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You Want it Darker

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Detective Tsukauchi’s smile might as well be a google image search for the word ‘fake smile’ printed off and taped to the front of his face. “Eraser, would you care to explain this?” Meaning the uncanny resemblance between Aizawa’s new intern and the mass-murderer whose face is printed on a giant poster inside the neon-list room. Aizawa doesn't really blame him for that.

“I thought that’s what I was doing,” Shinsou offers instead, holding up his hands to peer at them as if he’s perplexed. “Weird. Am I see-through or dead or something?”

That’d fit, Aizawa thinks with a wry grimace. The ghost of Dr. Shinsou, haunting them on a killer’s trail. “The Detective just wants to know why I brought you here.”

“Why you think you brought him here,” Tsukauchi cautions. Aizawa can’t tell if he’s serious or not, but either way it’s an insinuation that would make Aizawa’s blood boil if he thinks about it at all. Like, grab-a-detective-by-the-front-of-his-big-stupid-coat-and-yell-at-him boil. Which is to be… avoided.

So, the only rational option Aizawa has left is to shove the problem out of his lap as fast as it hops into it; Aizawa is just done at the outset. “I’m not even going to dignify that with an answer.”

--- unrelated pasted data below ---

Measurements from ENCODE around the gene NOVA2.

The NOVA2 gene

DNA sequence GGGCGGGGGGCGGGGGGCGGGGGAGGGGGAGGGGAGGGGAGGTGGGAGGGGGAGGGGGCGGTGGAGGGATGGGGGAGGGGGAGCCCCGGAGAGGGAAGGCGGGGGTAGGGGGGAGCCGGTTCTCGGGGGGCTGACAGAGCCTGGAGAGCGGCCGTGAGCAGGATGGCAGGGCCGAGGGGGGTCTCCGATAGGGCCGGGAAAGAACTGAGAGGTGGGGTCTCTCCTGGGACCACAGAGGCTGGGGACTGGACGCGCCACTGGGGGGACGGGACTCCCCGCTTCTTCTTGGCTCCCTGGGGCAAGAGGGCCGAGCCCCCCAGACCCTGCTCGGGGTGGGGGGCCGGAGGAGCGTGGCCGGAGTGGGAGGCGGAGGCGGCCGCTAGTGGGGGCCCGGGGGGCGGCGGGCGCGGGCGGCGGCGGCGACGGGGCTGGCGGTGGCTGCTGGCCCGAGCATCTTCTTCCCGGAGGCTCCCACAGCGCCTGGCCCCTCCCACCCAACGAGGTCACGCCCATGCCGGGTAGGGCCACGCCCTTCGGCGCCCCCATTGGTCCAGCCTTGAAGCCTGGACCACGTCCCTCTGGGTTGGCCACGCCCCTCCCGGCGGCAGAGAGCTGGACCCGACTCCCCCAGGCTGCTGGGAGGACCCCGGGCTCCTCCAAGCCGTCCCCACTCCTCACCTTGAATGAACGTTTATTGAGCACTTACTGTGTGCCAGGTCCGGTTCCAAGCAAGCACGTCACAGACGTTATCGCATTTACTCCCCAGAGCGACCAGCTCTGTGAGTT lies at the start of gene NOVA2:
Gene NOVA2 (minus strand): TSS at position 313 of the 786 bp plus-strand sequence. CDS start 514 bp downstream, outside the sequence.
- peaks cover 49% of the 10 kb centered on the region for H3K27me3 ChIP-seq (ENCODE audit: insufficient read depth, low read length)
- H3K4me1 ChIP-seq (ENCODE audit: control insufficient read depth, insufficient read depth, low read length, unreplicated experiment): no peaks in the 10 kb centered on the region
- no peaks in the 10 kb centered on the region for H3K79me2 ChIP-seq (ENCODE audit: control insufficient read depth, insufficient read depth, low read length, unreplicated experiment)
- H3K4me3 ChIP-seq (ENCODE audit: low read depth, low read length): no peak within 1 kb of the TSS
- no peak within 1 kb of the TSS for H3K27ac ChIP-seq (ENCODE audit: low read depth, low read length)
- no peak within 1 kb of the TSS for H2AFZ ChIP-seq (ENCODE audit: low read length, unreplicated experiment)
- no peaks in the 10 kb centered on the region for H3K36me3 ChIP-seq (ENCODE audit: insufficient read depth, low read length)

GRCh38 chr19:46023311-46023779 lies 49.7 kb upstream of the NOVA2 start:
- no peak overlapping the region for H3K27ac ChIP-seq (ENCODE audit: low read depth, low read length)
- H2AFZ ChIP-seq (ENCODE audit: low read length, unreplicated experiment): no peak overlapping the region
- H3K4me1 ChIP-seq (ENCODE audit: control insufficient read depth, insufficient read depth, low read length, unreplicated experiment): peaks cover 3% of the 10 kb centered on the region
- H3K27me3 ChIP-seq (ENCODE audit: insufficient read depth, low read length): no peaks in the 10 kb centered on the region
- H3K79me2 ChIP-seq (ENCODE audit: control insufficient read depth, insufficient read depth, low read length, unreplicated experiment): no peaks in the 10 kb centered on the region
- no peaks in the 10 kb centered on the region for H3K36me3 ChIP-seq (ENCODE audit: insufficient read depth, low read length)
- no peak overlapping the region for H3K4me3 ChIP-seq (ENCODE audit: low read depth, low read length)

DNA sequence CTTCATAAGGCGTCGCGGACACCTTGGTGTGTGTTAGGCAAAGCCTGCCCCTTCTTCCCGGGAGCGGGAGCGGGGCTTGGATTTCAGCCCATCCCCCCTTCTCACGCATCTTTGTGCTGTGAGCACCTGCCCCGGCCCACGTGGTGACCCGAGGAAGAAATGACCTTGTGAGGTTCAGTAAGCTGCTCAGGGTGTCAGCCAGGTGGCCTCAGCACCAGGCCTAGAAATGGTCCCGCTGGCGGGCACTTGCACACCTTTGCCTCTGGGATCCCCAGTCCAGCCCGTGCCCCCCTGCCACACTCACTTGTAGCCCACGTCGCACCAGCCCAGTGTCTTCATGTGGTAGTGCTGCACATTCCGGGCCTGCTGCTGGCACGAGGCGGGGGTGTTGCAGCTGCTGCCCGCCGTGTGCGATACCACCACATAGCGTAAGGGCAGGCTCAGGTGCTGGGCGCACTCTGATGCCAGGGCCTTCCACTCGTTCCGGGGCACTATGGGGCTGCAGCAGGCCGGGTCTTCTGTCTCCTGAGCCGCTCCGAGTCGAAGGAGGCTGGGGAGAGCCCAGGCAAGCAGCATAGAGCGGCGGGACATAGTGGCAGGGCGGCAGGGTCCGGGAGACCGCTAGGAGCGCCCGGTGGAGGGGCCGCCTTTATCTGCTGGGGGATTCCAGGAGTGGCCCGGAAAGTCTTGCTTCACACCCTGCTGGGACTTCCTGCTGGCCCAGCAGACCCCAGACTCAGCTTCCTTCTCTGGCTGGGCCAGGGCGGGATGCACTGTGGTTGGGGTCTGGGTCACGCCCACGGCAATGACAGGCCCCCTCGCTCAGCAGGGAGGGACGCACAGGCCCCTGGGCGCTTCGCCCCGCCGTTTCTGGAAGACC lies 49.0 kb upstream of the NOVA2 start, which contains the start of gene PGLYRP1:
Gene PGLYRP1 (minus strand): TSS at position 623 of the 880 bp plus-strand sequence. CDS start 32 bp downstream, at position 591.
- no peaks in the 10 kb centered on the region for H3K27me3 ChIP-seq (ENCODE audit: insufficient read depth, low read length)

“Why not?” Tsukauchi sounds almost as if he’s asking if Aizawa can.

Even if Aizawa was being controlled by Shinsou, he wouldn’t have the ability to respond to anyone else anyway. Not that Aizawa would let it happen, except in hush-hush backalley training exercises. Tsukauchi seems to be making some wild logical leaps, which is part and parcel of the territory. Consider every angle, Aizawa does it himself. But some things are too illogical to dwell on for more than a moment. Whatever Tsukauchi’s got in his head must be one of those utterly dismissible wildballs, if he suspects Shinsou of anything.

“Because it’s against the law to punch you,” Aizawa replies bluntly. He’ll definitely at least pretend-accidentally shoulder Tsukauchi if he gets a chance. Instead, Aizawa stays still and uses bigger words than he could actions. “Hitoshi isn’t like his father.” As soon as he says it, Aizawa wishes he’d gone the other way. Except that saying ‘Shinsou’ reiterates the connection Aizawa wants to disprove: why Shinsou is – Hitoshi is– different. Not like his biological father, he’s like–

Aizawa needs to get his head on straight. The piercing down-the-lens stare of Dr. Shinsou Masaru’s face plastered four-foot high on a poster isn’t helping one bit.

Tsukuachi remains unapologetic. Like some kind of professional. “You understand that as a Detective, it’s literally my job to consider every possibility?”

Done has become done-er. “You’ve considered it. Move on.” Aizawa doesn’t put it lightly, because he’s one shred of remaining rationality away from actually clocking Tsukauchi. He can’t, but that doesn’t affect the amount of wanting to. Even if Tsukauchi is just doing his job, and rationally Aizawa knows that. He just isn’t terribly rational about Shinsou anymore… seeing everyone think the worst of the kid before they dare to consider the best. Why should Aizawa be unbiased, when everyone else clearly isn’t?